How Shortcuts can Lead to Expensive Pump Failure

We import the finest pumps from all over the world into Australia. To the casual observer, it may seem that we could stand to handle some cheaper pumps that can “do the job just as well” as the high quality pumps we offer.

But the reality is that cheap pumps don’t “do the job just as well.” As a matter of fact, any shortcut in design of a pump system, including the use of cheap pumps to “save money,” can have dire consequences for your bottom line.

A pump system must be carefully conceived, installed perfectly and maintained with diligence. Anything less can cost thousands or even millions of dollars due to pump failure, depending upon the size and scope of your operation. Here is an example of how shortcuts can go very wrong, costing a lot of money and downtime.

Importer of Pumps in Australia on Pump Failure

Pump Failure in New Zealand

At a geothermal power station in New Zealand, a hotwell operation installed four large, vertical, single-stage pumps in canisters. The pumps had 882.5 kW motors, a capacity of 170,000 liters per minute at 23 metres and operating speeds of 590 rpm.

Due to excessive vibration and noise, one of the pumps had to be removed in 7 weeks. When the pump was inspected, it was found to have a broken impeller vane, severe impeller-vane cavitation, line/bearings wear and impeller/liner rub. We won’t go further into the more minute details, but it’s obvious some shortcuts were taken.

When a root-cause analysis was done, it was found that the pump supplier had never used this pump in the application for which it was used, inside a canister.

If both sides had done their due diligence, they would have known that the sump-intake design needed to be subjected to a computational fluid dynamics (CFD) analysis. This was finally done after the faulty pump was taken out and it was determined that the design caused flow bias towards the suction inlet pipe.

More shortcuts were revealed during the root-cause investigation. There was an error in machine concentricity between a suction bearing and its liner. That caused damage to both the liner and the impeller. Due to poor casting, an obviously inferior product sustained up to 10 mm of cavitation in some locations and a broken blade vane.

The problem was solved via some expensive and time-consuming modifications and the system is still working two years later. Ultimately, the failure was due to a number of factors. There was a lack of communication during the design process. This resulted in missed steps and inappropriate equipment.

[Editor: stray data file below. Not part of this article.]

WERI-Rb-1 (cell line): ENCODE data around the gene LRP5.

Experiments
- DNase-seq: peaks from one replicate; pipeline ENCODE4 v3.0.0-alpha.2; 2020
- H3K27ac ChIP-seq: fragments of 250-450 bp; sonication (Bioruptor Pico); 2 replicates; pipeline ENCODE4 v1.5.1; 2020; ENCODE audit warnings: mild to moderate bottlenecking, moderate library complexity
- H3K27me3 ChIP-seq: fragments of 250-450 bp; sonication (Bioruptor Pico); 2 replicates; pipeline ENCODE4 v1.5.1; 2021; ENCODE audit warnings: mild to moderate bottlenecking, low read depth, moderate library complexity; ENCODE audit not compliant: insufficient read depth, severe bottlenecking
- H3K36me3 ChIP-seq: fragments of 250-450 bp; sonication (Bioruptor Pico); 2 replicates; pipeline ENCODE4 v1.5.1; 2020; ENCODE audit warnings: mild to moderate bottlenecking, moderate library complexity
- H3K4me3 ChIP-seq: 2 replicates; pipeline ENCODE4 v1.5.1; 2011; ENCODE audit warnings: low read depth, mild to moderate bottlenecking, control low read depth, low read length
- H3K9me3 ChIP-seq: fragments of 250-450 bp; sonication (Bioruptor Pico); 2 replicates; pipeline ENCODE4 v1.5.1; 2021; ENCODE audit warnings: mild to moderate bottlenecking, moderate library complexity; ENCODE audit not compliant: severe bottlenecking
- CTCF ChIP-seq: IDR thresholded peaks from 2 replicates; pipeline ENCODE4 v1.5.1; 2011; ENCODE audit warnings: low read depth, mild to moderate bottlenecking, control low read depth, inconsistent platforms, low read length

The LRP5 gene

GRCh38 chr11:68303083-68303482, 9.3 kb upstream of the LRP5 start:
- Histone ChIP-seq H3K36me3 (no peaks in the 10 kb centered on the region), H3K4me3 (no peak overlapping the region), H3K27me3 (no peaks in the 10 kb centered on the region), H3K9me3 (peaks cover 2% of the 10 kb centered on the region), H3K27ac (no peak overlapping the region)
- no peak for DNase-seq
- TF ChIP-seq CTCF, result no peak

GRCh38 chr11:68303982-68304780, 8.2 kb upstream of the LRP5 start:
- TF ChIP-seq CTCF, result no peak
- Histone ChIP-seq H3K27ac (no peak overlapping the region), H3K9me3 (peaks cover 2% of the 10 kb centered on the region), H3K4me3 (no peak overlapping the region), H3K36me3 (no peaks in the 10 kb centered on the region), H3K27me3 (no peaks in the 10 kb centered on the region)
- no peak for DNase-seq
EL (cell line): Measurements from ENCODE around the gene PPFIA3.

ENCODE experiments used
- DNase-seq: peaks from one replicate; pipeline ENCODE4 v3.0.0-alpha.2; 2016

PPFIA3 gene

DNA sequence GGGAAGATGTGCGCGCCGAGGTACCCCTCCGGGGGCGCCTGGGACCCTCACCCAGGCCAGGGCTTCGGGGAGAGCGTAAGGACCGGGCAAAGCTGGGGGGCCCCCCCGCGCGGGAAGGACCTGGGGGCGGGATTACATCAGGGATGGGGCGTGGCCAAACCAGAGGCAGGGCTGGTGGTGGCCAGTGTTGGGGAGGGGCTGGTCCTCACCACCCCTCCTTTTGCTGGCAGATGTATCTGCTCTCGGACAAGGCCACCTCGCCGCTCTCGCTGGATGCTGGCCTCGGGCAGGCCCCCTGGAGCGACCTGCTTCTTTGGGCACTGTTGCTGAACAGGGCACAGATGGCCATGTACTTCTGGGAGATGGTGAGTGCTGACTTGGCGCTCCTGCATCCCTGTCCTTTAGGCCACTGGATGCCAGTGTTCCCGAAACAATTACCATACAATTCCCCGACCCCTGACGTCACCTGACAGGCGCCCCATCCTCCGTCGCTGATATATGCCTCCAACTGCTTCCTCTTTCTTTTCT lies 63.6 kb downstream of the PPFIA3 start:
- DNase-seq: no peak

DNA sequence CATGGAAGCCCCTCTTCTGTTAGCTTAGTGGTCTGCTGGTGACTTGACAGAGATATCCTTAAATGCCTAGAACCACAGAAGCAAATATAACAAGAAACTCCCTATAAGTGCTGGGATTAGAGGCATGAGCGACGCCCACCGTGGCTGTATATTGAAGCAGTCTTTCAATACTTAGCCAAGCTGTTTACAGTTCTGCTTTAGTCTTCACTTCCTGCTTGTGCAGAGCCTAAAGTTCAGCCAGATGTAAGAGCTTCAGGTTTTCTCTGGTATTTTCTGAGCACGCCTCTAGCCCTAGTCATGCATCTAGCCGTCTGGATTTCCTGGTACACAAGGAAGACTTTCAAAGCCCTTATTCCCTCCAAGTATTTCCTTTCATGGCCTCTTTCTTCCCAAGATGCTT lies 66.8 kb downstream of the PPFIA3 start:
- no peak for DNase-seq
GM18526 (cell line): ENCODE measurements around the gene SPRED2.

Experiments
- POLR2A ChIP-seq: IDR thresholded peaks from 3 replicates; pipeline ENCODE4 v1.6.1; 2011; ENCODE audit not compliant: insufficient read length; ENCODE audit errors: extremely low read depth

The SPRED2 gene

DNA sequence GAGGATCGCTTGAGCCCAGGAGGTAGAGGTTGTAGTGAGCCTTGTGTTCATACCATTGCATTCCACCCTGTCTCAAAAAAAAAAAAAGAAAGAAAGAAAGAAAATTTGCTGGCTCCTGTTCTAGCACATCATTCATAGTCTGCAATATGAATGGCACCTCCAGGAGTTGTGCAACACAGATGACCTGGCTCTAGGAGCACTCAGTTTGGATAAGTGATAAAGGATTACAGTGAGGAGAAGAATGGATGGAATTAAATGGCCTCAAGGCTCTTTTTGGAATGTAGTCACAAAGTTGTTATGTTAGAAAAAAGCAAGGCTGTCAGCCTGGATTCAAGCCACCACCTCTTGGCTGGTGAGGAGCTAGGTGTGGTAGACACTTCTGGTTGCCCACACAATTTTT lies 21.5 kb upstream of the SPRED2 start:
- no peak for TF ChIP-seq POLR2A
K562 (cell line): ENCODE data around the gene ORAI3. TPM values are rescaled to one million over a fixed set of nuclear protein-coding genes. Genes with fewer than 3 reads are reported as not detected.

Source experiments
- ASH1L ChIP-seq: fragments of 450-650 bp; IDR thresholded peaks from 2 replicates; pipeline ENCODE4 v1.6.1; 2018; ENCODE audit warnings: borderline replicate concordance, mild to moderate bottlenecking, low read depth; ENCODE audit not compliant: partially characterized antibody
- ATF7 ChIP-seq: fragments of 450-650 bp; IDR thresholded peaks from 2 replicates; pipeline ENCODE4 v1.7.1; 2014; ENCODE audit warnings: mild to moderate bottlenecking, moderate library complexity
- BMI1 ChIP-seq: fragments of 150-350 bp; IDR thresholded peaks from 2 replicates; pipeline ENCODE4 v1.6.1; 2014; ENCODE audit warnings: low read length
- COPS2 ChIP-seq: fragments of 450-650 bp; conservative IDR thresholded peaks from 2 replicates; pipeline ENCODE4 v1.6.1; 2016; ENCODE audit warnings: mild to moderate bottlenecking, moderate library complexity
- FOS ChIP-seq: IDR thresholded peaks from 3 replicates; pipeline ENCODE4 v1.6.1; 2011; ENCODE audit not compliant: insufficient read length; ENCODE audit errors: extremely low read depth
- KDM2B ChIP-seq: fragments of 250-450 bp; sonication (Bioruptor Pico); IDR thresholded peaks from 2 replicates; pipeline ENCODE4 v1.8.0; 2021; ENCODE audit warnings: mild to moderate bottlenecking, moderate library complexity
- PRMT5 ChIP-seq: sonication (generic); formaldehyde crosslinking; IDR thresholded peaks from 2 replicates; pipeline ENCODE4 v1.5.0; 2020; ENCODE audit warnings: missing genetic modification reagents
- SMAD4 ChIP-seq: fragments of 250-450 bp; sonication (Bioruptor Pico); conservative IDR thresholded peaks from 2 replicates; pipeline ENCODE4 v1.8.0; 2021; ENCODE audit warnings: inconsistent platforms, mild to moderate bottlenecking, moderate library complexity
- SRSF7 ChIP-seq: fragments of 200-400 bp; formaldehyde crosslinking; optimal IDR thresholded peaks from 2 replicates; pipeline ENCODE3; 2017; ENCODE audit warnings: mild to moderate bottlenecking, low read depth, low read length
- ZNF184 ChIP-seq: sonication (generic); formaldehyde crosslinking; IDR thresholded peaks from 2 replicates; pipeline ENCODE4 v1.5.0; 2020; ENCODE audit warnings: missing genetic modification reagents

The poor quality of the pump was solely the fault of the manufacturer, but the project manager certainly has to accept some of the responsibility for buying equipment from an inferior manufacturer to save money. There should have been more computerised testing of the system during the design phase.

What it Means to You

We are going to explain in greater detail, but there is one major takeaway from this: the money you “save” when you buy from an untested or inferior manufacturer can cost you much more than it would have cost to buy high-quality equipment in the first place.

Simply put, you cannot afford to take shortcuts such as the “price point” mentality when you are creating a pumping system for your operation. We have supplied pumping systems to a number of large accounts in segments such as the wastewater, mining, power, hospitality and medical industries. Whether your operation is large or small, you must have high quality pumps and sustainable design.

Call Pump Solutions Australasia Today

Whether you need a custom design for a large operation or a few replacement dewatering pumps, call Pump Solutions Australasia. We have gone all over the world to find the very best pump manufacturers in any given segment. We have the best customer service in Australia. For larger operations, we can even find dedicated personnel from the manufacturers to help you with your design.

Call us today: 1300 793 418.